Research at the International University of Health and Welfare Hospital, Japan found that probiotic supplementation improved the bowels of people suffering from colon cancer.  The scientists concluded that their findings “suggest the possibility of preventing colorectal carcinoma with probiotics.”

13. Brain Health

In the American Journal of Clinical Nutrition, Swedish researchers showed that oral administration of a strain of Lactobacillus plantarum, resulted in a thirty-seven percent reduction in chemicals that mark oxidative stress in the body and are elevated in many brain and neuro­logical diseases.

14. Ulcers

The bacteria Helicobacter pylori (or H. pylori) that has been linked to stomach ulcers, have also been associated with a greater risk for Alzheimer’s disease, among other health problems.  At least four research studies demonstrate that vari­ous strains of probiotic bacteria can inhibit the growth of H pylori.

15. Liver Function

Research at the University Clinical Centre Tuzla, Bosnia and Herzegovina found that probiotic supplementation improved the recovery of liver function after surgery for liver cancer patients.

16. Reduces Symptoms from Chemotherapy and Radiation

Scientists at the University of Alberta, Canada, found that probiotic supplementation may reduce the gastrointestinal (GI) complications linked to chemotherapy. Since GI complications can compromise the efficacy of chemotherapy, probiotic supplementation may play a role in improving the effectiveness of chemotherapy treatments in people suffering from cancer.  Additional research at St. Peter’s University Hospital in New Brunswick, Canada, found that probiotics aided in the prevention of diarrhea caused by radiation therapy in the treatment of cancer.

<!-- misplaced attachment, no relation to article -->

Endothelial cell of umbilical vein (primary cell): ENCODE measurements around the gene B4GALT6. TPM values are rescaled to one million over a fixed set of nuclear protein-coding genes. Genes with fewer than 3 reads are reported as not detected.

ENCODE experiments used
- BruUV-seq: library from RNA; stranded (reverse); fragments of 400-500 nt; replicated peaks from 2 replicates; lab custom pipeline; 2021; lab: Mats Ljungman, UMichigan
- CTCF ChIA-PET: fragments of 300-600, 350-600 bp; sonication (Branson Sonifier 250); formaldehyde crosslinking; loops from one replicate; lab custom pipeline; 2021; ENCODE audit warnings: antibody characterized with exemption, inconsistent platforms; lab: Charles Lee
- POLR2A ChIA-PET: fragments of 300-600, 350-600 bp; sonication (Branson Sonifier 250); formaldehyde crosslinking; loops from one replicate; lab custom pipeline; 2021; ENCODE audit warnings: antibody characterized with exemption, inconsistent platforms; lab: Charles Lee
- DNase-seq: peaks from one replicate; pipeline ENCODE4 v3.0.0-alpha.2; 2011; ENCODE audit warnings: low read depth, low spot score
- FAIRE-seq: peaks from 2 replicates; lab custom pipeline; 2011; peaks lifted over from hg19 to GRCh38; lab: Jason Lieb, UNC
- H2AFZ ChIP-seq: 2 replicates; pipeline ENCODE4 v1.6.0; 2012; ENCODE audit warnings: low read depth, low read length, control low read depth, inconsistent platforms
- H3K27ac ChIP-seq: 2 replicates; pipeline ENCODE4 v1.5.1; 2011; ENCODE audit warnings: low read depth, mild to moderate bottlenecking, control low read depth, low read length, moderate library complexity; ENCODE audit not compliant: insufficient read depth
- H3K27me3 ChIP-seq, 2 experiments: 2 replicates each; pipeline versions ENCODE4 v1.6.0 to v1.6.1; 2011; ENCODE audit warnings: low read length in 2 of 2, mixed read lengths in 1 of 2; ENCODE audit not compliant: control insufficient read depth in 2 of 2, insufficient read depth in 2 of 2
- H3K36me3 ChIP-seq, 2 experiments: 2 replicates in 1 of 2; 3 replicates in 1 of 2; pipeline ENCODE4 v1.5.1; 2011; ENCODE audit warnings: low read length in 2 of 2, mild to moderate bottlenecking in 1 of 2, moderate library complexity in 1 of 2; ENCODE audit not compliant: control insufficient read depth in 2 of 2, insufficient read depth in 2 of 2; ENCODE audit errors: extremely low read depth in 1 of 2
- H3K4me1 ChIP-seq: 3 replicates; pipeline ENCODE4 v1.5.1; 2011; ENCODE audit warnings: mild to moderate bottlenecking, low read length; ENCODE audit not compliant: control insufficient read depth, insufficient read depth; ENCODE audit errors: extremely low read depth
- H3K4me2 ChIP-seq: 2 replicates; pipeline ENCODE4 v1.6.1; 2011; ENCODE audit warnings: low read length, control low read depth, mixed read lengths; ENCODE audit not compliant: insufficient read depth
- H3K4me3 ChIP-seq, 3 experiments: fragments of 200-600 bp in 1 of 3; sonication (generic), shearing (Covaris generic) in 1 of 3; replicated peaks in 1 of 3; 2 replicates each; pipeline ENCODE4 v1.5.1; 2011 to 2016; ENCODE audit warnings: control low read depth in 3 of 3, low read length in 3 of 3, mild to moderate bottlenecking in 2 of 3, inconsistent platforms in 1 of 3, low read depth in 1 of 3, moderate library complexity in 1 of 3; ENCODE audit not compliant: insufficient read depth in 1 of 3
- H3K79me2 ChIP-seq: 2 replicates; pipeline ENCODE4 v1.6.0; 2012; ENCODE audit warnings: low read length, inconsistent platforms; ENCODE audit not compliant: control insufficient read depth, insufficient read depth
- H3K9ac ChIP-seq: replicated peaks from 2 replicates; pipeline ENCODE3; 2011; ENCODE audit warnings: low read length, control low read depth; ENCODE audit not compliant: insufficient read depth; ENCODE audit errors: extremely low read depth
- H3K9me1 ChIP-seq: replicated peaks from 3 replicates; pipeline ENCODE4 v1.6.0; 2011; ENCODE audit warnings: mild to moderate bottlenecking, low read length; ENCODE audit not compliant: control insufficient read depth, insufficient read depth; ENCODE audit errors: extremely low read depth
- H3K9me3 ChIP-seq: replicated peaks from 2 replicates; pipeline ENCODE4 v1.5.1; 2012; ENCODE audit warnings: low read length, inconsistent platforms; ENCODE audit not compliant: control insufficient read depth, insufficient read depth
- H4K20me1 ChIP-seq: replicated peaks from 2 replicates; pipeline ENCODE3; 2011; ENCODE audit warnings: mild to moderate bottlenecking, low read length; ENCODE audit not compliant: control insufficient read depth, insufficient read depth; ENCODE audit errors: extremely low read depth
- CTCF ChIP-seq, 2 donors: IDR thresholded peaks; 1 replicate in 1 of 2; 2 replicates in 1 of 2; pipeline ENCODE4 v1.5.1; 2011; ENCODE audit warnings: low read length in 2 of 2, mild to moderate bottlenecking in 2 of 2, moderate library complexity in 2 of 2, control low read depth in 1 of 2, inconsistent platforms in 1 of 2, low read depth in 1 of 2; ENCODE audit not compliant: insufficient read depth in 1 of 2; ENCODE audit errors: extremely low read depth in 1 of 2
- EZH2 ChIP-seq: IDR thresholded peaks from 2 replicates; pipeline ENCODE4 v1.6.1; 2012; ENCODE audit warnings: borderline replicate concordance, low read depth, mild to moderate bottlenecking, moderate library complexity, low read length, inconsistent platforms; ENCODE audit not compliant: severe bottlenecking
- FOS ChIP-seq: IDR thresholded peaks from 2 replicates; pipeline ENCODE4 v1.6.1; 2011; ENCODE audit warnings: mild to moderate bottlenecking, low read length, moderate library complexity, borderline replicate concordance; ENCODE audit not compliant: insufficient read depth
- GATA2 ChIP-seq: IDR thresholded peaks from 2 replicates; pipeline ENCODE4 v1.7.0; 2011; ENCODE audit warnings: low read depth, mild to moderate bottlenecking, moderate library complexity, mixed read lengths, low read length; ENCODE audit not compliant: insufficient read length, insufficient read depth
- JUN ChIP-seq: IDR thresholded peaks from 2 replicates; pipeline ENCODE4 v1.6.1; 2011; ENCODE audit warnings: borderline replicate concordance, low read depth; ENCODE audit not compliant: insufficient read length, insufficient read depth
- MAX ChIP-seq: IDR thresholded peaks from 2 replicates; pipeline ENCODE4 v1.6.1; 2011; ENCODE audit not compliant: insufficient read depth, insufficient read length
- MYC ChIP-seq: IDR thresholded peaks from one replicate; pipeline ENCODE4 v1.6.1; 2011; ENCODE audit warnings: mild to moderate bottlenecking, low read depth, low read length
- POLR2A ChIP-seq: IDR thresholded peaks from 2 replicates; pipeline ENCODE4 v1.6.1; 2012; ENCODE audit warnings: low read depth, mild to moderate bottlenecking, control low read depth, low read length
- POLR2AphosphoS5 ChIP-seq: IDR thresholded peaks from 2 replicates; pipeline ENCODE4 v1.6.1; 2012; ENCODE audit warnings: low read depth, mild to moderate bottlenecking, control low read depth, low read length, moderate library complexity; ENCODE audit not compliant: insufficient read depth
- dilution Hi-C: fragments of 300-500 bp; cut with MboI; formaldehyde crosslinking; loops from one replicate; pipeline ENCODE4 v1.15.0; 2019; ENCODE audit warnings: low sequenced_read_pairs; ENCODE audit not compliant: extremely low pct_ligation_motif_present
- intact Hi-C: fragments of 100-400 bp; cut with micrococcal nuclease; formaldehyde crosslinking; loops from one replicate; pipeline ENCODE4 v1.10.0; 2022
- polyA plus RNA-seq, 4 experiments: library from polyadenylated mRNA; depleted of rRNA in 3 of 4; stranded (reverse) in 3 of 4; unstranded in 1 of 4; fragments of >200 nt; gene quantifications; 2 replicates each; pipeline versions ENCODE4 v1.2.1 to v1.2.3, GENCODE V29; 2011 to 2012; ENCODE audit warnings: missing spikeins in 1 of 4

17. Anti-Cancer Effects

Scientists at Harvard Medical School found that Lactobacillus acidophilus bacteria may induce tumour cell death in colon cancer cells.  Published in Letters in Applied Microbiology, their research suggests a possible role for supplementation with L. acidophilus in the prevention or treatment of colon cancer.

18. Obesity and Overweight

Research in the journal Internal and Emergency Medicine indicated that probiotics may help balance the intestinal bacterial flora in humans, with promising preliminary results in the prevention and treatment of obesity and metabolic disorders.

19. Urinary Tract Infections and Other Infections

Research published in the British Journal of Nutrition indicates that urinary tract infections, respiratory infections, and other types of organ and tissue infections may be helped through probiotic supplementation.

20. Your Body is Made Up of Bacteria

Over one trillion bacteria of more than four hundred different spe­cies reside in your intestines.  Actually, there are more micro-organisms found in your digestive tract than there are cells in your body.

 

 

DR. MICHELLE SCHOFFRO COOK, PhD, DNM is a celebrity nutritionist and international best-selling and 20-time published book author whose works include:  THE CULTURED COOK: Delicious Fermented Foods with Probiotics to Knock Out Inflammation, Boost Gut Health, Lose Weight, and Extend Your Life60 Seconds to SlimThe Probiotic Promiseand Boost Your Brain Power in 60 Seconds. Her work has been featured in Woman's World, First for Women, Reader's Digest Best Health, Health, Huffington Post, Reviews.com, WebMD, ThriveGlobal, and Care2.com. Learn more about her work at CulturedCook.com and DrMichelleCook.com.

 

World's Easiest Vegan Yogurt

January 3, 2018

Vegan Yogurt with Cherries and Pomegranate

One day while I was busy straining whey from a batch of homemade dairy-free yogurt, and waiting for what seemed like way too much time, I said to myself “there must be a better way.”  I knew that yogurt had been made this way for hundreds, or perhaps thousands, of years, but that was when yogurt was made from cow’s, goat’s or camel’s milk.  With the substitution of cashews in place of milk, I set to work to find a better, no muss and no-fuss method for making dairy-free yogurt. 

Realizing that the culturing time can only be sped up so much (after all, the little beneficial bacteria need time to work their magic), I figured that the best way to improve yogurt-making was to remove the straining curds from whey process, which is not only time-consuming, and somewhat labor-intensive, it is also messy. I wanted a simple, delicious, and healthy recipe to share in my new book: THE CULTURED COOK: Delicious Fermented Foods with Probiotics to Knock Out Inflammation, Boost Gut Health, Lose Weight, and Extend Your Life